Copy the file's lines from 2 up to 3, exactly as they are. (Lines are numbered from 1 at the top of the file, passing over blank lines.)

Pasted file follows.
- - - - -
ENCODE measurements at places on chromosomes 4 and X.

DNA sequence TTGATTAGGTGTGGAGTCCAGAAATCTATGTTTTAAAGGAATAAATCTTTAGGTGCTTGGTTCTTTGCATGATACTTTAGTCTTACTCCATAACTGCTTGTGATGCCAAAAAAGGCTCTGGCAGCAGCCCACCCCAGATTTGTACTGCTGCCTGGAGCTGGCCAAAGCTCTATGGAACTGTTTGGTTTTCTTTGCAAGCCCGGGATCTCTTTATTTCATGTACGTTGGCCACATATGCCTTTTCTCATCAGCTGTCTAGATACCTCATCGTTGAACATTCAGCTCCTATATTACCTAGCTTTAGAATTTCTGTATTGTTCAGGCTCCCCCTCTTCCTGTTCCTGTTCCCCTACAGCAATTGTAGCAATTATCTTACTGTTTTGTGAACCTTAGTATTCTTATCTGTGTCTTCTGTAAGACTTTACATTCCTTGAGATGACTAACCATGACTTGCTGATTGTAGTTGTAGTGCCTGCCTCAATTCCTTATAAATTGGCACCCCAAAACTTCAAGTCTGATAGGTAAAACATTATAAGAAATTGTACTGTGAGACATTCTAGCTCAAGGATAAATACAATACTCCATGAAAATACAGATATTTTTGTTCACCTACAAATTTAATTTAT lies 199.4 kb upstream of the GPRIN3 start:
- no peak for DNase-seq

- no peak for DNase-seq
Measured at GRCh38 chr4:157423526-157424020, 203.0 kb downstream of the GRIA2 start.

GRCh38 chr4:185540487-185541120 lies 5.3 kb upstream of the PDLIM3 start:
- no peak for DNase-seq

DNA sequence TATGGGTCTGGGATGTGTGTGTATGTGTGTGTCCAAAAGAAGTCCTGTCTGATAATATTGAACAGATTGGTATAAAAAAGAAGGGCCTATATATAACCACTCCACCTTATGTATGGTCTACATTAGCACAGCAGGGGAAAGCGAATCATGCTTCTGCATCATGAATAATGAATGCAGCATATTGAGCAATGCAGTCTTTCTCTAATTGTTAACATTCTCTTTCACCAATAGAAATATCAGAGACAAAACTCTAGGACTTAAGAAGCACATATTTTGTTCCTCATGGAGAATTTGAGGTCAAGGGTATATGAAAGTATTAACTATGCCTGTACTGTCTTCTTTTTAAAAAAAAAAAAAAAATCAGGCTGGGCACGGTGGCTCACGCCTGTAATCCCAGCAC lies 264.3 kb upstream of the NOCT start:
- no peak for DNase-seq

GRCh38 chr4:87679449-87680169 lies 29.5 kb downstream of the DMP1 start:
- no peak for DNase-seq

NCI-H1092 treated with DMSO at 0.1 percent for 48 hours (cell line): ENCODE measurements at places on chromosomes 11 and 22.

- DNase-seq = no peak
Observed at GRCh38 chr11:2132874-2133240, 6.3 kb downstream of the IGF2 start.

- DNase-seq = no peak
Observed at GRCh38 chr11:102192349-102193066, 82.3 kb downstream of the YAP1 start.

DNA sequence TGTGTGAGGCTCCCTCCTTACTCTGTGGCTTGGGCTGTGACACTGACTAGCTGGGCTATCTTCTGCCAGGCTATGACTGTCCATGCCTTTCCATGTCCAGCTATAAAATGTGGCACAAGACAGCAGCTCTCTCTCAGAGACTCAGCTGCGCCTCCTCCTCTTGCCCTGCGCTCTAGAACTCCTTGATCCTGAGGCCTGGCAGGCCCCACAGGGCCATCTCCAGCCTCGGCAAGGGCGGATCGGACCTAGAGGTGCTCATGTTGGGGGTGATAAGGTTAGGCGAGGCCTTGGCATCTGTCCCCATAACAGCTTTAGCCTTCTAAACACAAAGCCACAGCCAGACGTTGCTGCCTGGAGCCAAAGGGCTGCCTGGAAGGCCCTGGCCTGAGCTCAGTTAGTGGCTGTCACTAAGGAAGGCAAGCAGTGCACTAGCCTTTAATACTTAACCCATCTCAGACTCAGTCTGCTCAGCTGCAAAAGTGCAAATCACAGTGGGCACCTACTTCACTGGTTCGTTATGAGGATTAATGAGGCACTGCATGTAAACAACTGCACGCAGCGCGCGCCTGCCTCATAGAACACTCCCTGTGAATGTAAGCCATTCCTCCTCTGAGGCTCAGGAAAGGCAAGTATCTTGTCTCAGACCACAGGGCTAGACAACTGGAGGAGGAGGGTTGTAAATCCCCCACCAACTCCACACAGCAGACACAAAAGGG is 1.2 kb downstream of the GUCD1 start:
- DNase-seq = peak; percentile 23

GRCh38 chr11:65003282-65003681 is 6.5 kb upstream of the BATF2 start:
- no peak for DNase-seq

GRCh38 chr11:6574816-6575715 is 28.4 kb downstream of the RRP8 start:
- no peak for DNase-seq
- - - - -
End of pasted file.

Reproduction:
DNA sequence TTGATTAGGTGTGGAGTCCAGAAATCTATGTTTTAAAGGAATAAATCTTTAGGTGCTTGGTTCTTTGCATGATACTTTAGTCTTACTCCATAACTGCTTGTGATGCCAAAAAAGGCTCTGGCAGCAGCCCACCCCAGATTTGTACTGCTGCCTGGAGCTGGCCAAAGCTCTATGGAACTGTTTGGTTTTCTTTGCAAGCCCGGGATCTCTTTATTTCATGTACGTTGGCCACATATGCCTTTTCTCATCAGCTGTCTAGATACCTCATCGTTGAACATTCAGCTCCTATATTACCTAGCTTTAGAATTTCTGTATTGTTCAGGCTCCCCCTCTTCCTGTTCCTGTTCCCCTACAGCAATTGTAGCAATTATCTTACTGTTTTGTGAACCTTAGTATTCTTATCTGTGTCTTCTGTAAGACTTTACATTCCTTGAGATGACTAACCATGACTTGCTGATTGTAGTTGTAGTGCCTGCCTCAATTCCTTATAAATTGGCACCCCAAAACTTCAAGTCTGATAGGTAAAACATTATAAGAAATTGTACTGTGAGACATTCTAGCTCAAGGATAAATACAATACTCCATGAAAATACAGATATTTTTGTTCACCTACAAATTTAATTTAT lies 199.4 kb upstream of the GPRIN3 start:
- no peak for DNase-seq